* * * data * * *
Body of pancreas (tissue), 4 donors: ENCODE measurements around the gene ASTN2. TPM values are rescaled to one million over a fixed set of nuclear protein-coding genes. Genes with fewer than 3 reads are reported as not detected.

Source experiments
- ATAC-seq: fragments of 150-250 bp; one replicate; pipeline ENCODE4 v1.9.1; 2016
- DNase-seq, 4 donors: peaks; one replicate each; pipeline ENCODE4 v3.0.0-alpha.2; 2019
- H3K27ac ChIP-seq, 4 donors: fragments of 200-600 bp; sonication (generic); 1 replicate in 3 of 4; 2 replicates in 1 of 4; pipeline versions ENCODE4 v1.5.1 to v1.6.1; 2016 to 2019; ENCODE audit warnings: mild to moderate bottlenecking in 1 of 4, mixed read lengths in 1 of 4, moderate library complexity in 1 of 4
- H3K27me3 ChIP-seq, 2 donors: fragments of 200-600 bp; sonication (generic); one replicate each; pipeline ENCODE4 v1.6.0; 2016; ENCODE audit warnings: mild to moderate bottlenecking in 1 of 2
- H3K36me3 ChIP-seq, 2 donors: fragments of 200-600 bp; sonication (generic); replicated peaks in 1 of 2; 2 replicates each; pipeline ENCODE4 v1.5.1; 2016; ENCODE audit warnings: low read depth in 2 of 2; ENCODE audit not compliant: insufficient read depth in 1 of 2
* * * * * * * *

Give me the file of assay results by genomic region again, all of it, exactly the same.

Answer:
Body of pancreas (tissue), 4 donors: ENCODE measurements around the gene ASTN2. TPM values are rescaled to one million over a fixed set of nuclear protein-coding genes. Genes with fewer than 3 reads are reported as not detected.

Source experiments
- ATAC-seq: fragments of 150-250 bp; one replicate; pipeline ENCODE4 v1.9.1; 2016
- DNase-seq, 4 donors: peaks; one replicate each; pipeline ENCODE4 v3.0.0-alpha.2; 2019
- H3K27ac ChIP-seq, 4 donors: fragments of 200-600 bp; sonication (generic); 1 replicate in 3 of 4; 2 replicates in 1 of 4; pipeline versions ENCODE4 v1.5.1 to v1.6.1; 2016 to 2019; ENCODE audit warnings: mild to moderate bottlenecking in 1 of 4, mixed read lengths in 1 of 4, moderate library complexity in 1 of 4
- H3K27me3 ChIP-seq, 2 donors: fragments of 200-600 bp; sonication (generic); one replicate each; pipeline ENCODE4 v1.6.0; 2016; ENCODE audit warnings: mild to moderate bottlenecking in 1 of 2
- H3K36me3 ChIP-seq, 2 donors: fragments of 200-600 bp; sonication (generic); replicated peaks in 1 of 2; 2 replicates each; pipeline ENCODE4 v1.5.1; 2016; ENCODE audit warnings: low read depth in 2 of 2; ENCODE audit not compliant: insufficient read depth in 1 of 2